VocabGrabber – Create awesome word webs and really dig into meaning and context.

Top 2K – 200 corpus based vocabulary exercises based on the first 2000 words of English

COCA & Google Books – You may have heard of the corpus of contemporary American English, but have you searched the new 155 billion word Google Books Corpus?

Lextutor – Use this site to identify key words for content development.

Easy Define – Use this site to look up multiple words at the same time to develop digital glosses


Storybird – Have your students write their own picture stories

Letter to Learn by – Wow your students with this editing assignment.

The Robot – Could robots replace teachers?

Starfall – A Reading and Phonics Site everyone should know about

Khan Academy – Free Learning Free Content for Infusion



Thanks to the Computer Assisted Language Learning (CALL) Interest Section at TESOL 2011, I now have pages of ideas that I will be blogging about over the next few months. I have not had time to review them all and blog about them yet, but here is a quick list of some of my favorite finds from this year’s conference in New Orleans.

Listening & Speaking

Talk to the Robot – Do you need someone to practice your English with? Talk to Ron Lee’s Robot. Ask it anything. Have it ask you questions. It’s kind of addicting. It could also be turned into a fun interactive writing assignment where students are asked to interact with it and describe its strengths and weaknesses as a communicator.

Reading & Vocabulary

Study Your Vocabulary – Looking to have your students study the K1 & K2 high frequency vocabulary lists? Check out Marsha Chan’s Vocabulary Quiz Home. On this site students can learn English words in context – as words are really used! There are 200 corpus based quizzes covering the first 2000 most frequently used words of English.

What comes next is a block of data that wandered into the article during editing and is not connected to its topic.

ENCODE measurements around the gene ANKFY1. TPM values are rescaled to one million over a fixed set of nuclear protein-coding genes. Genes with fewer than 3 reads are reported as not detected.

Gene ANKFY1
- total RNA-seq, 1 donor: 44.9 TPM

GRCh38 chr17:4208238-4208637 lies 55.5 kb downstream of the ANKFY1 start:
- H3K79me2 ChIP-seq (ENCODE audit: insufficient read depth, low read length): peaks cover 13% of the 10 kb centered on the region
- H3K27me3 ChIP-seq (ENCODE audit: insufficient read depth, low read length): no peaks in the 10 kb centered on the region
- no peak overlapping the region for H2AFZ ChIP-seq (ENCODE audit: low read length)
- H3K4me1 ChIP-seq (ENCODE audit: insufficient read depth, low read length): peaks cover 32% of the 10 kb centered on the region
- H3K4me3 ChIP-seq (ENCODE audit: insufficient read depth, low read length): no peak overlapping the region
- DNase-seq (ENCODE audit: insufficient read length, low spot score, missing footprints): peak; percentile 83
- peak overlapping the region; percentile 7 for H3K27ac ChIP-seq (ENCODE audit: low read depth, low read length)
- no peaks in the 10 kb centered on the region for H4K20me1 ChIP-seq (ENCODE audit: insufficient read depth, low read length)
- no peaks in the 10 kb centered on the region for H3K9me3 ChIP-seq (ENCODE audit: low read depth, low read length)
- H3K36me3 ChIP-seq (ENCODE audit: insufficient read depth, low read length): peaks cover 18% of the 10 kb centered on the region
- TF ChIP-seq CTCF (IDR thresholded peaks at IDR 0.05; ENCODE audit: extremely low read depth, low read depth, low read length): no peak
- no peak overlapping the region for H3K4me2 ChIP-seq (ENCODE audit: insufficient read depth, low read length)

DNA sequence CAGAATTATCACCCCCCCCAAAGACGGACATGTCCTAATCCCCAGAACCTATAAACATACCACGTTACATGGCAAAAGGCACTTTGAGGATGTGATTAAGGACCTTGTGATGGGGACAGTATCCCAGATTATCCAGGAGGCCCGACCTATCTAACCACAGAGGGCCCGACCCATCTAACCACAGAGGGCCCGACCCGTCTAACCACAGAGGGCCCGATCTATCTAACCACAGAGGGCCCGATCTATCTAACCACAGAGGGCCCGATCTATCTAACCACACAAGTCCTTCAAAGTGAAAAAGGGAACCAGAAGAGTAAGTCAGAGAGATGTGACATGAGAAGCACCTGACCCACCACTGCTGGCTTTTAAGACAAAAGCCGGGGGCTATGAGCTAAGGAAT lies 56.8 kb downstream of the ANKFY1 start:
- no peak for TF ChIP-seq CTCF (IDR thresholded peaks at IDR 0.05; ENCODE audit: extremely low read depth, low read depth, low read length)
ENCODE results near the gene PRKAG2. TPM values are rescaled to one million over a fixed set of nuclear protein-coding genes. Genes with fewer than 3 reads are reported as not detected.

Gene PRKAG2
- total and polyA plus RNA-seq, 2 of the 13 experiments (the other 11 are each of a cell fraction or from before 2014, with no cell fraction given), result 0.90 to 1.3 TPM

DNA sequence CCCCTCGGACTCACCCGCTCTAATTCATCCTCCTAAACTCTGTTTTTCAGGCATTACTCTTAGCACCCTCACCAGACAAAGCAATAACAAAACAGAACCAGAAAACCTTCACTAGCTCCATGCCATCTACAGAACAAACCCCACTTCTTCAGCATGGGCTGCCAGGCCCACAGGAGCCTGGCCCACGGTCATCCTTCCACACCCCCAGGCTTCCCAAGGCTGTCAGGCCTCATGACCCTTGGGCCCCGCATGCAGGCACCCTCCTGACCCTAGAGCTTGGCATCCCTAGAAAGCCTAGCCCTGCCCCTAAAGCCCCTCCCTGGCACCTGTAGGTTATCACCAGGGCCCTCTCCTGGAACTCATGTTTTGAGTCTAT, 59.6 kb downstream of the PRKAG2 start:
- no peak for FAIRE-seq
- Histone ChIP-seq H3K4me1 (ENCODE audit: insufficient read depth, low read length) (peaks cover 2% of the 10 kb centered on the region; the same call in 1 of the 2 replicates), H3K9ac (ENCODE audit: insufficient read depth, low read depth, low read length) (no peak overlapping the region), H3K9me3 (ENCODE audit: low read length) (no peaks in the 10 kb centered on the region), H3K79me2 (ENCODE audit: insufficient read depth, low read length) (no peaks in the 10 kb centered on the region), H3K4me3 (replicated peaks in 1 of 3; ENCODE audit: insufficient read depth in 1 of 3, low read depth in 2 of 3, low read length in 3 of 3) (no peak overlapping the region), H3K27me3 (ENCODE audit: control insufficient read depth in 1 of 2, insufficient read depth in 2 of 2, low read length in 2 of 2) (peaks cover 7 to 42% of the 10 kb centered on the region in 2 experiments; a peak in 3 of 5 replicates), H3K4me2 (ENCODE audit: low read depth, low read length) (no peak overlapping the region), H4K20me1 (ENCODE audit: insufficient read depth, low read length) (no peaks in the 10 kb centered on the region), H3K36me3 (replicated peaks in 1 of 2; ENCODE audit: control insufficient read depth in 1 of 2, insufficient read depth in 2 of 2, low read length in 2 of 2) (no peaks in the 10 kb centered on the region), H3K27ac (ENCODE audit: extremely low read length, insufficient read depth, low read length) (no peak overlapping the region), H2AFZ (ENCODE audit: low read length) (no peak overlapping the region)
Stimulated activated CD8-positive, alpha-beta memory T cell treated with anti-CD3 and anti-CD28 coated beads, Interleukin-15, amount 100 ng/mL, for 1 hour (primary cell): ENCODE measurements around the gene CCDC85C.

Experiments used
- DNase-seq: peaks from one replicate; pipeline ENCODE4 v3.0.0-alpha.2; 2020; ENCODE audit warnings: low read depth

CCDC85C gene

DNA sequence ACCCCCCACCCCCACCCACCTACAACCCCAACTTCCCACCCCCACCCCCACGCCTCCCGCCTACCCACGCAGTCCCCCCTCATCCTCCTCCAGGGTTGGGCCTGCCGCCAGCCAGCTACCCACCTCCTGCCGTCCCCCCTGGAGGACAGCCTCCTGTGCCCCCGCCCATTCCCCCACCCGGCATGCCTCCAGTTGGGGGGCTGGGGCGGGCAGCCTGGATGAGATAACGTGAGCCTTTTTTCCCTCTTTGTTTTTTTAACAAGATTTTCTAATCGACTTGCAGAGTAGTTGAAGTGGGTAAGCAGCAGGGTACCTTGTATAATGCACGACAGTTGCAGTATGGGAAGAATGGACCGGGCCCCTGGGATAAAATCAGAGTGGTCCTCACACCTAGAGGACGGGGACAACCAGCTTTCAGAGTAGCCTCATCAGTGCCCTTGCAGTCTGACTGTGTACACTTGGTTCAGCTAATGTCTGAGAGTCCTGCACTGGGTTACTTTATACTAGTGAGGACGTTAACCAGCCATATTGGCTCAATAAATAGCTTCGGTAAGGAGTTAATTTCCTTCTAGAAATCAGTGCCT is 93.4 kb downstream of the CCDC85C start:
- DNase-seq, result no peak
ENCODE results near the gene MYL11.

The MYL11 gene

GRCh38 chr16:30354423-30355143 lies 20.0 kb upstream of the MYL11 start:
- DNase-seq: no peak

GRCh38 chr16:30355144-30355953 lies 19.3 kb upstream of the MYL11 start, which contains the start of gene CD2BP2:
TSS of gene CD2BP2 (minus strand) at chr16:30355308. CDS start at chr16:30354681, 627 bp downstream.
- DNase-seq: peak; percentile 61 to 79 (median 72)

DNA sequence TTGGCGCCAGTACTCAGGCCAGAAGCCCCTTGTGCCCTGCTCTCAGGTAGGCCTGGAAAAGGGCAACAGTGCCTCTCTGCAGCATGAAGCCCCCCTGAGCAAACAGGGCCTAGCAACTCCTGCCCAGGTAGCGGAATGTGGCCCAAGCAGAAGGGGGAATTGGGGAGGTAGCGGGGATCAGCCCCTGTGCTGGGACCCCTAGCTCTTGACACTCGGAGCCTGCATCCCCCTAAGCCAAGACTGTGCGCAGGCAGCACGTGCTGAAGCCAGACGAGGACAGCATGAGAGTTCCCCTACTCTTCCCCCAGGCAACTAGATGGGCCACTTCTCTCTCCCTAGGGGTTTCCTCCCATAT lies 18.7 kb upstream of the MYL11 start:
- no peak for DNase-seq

gFlash Mobile – If you are looking for a free and easy way for you or your students to make and share flashcards, the gFlash mobile applications might be what you are looking for. Click on the link to go to a blog post with a YouTube video showing how it works.

Eye Web Speed Reader – If you have an iPhone, iPod, or iPad, and you like to read, you will enjoy this free application (search for eye web). The app allows you to surf the web and speed read the pages. The average adult reader can read at about 200 to 250 words per minute (wpm). The free version of this application allows you to read at 350 wpm. The pay version allows you to train your brain to read up to 1000 wpm.

Writing & Creativitiy – Storybirds are short, art-inspired stories you make to share, read, and print. According to the site, you can read them like books, play them like games, and send them like greeting cards. Might make for some fun paired writing assignments.

iBrainstorm – For those of you using iPhones, iPod Touches, and iPads, iBrainstorm is a multi-device collaboration tool from Universal Mind. Move your ideas from your iPhone to iPad with just a flick of the finger; have students work in groups and then share their ideas. Drag your notes on the iPad into any ordered hierarchy you want. Assign colors to give additional meaning or priority. Also, draw, erase or zoom in for tighter control and know that everything is captured for later.